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D.C. To Get More Body Cameras, But Only If Public Gets Access To Footage

In this Feb. 19, 2015 file photo, Steve Tuttle, vice president of communications for Taser International, demonstrates one of the company's body cameras for The Associated Press during a company-sponsored conference hosted by Taser at the California Highway Patrol Headquarters in Sacramento, Calif.
(AP Photo/Rich Pedroncelli)
In this Feb. 19, 2015 file photo, Steve Tuttle, vice president of communications for Taser International, demonstrates one of the company's body cameras for The Associated Press during a company-sponsored conference hosted by Taser at the California Highway Patrol Headquarters in Sacramento, Calif.

The press and public will have the right to request footage from the body-worn cameras being deployed by the D.C. police department, a victory for open government advocates who feuded with Mayor Muriel Bowser over access to the footage collected by the cameras.

As part of a budget bill approved yesterday, the D.C. Council required Bowser to craft rules by Oct. 1 outlining how and when the footage can be made available to the public and press through open records requests.

The Council also added muscle to the requirement, tying funding for an expansion of the body-worn camera program to a certification Bowser will have to provide identifying funding to cover the costs of reviewing and redacting footage that is requested by the public.

The bill seemed to settle a fight that had been brewing between Bowser and D.C. Police Chief Cathy Lanier on one side and legislators and open government advocates on the other. It may also pave the way for a significant expansion of the body-worn camera program, bringing the total number of cameras deployed across the city to 1,600 by the end of next year.

Bowser and Lanier had argued that footage from the cameras should be exempted from open records requests, saying that reviewing and redacting the footage would be time-consuming and expensive.

But legislators and open government advocates disagreed, saying that keeping the footage from the public would chip away at the program's purpose: to promote accountability within the police department.

In the midst of the fight, the Council cut funding for the program's expansion. While Bowser had wanted $5.1 million to purchase a total of 2,800 cameras — enough for the city's patrol officers — the Council gave her only enough for 1,600 cameras. Legislators said that body-worn cameras should be slowly phased in while Bowser and the Council could reach a compromise on the public's access to footage.

Last week, Bowser officials said that allowing public access to the footage would cost the police department $1.5 million a year — or $600 for every hour spent reviewing footage — and that unless the Council found that money, the city's budget would be thrown out of balance. But open government advocates said the amount Bowser cited was grossly inflated, and even the D.C. police union joined in to criticize Bowser and Lanier's claims.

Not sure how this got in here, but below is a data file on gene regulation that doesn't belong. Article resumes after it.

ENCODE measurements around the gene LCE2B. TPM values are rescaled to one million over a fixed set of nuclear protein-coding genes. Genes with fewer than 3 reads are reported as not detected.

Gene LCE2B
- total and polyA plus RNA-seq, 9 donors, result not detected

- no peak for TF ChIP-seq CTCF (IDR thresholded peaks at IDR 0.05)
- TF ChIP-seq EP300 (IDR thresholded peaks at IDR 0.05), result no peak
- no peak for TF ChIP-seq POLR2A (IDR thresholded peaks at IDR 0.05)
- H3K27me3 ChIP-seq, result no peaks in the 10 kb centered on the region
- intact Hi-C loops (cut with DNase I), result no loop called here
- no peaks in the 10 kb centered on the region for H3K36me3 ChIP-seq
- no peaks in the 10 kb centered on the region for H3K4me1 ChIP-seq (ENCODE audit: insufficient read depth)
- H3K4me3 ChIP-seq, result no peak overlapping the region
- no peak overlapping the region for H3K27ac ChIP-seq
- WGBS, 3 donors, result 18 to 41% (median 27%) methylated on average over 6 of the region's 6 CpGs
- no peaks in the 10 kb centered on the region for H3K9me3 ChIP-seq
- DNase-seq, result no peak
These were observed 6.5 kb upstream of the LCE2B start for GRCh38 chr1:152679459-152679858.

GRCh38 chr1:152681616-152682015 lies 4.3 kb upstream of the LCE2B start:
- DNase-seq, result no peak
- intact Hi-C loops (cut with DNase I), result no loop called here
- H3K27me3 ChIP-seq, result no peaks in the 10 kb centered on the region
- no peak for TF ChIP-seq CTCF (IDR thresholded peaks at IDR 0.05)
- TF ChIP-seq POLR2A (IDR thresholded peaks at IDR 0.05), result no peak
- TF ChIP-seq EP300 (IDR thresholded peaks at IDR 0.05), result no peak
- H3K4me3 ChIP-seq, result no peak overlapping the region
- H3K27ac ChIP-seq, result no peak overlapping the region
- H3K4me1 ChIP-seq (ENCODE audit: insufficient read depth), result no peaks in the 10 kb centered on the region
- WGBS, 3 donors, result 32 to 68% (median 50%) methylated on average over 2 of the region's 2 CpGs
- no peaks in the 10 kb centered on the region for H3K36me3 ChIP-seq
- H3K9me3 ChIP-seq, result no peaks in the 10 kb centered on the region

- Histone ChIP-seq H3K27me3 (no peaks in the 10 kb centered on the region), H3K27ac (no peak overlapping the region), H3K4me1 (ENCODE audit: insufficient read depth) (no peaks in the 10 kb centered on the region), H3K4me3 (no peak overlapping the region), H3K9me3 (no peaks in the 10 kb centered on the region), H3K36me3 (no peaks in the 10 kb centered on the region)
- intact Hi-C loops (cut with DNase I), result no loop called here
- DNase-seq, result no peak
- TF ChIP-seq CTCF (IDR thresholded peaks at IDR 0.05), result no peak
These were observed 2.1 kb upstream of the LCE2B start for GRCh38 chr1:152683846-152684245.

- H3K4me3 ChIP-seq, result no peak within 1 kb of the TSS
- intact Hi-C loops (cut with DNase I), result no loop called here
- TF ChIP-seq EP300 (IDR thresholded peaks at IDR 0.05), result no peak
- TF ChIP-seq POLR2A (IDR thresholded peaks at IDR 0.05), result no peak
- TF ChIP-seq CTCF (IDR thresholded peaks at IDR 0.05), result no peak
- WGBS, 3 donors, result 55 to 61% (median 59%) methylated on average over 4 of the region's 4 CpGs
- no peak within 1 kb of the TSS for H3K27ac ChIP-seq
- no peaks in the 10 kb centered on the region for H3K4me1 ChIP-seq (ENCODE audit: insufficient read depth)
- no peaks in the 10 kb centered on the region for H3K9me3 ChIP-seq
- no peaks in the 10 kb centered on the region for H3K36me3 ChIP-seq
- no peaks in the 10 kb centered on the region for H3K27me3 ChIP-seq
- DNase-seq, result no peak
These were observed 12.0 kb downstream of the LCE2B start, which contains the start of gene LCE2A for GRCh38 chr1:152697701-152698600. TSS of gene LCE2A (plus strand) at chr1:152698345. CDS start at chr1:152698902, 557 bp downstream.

"The experiences of other urban police departments with [body-worn camera] programs demonstrate that Lanier’s claims regarding the labor and financial burdens on the MPD if it must respond to [open records] requests are vastly exaggerated," said the union in a statement.

On Tuesday the Council agreed, putting the onus on Bowser to find the money she claims is needed to cover the costs of reviewing and redacting the footage. If Bowser can't find it, said legislators, the expansion of the body-worn camera program would be imperiled for the coming year. It did give her an option: the police department can consider charging for footage requests made by the press and public.

The Council said the rules for public access have to be crafted in concert with an advisory committee made up of legislators, police union officials, open government groups, prosecutors, and public defenders. The bill also requires that footage from the cameras be provided to the D.C. Office of Police Complaints.

Bowser responded in a public email on Wednesday afternoon, saying the Council "decided that police accountability and public safety isn’t a top priority."

"First, the Council’s public safety committee slashed funding in half and sent the savings to pet projects. That is money that belongs to the police department. And just yesterday, the Council threatened the very existence of the program by requiring my administration to identify even more money before the program can go forward. To recap: the Council took, took some more, and then punted," she wrote.

Even though the rules will have to be written, a small expansion of the city's body-worn camera program is currently taking place. Last month, Lanier said that 400 cameras will be deployed in two high-crime police districts over the summer as part of a pilot program and study being conducted by a group of academics.

In her email, Bowser said she would push forward with the body-worn camera program.

"Despite the Council’s bungling of the police budget, it is my commitment that your police force will be equipped with a bold BWC program in D.C.," she wrote.

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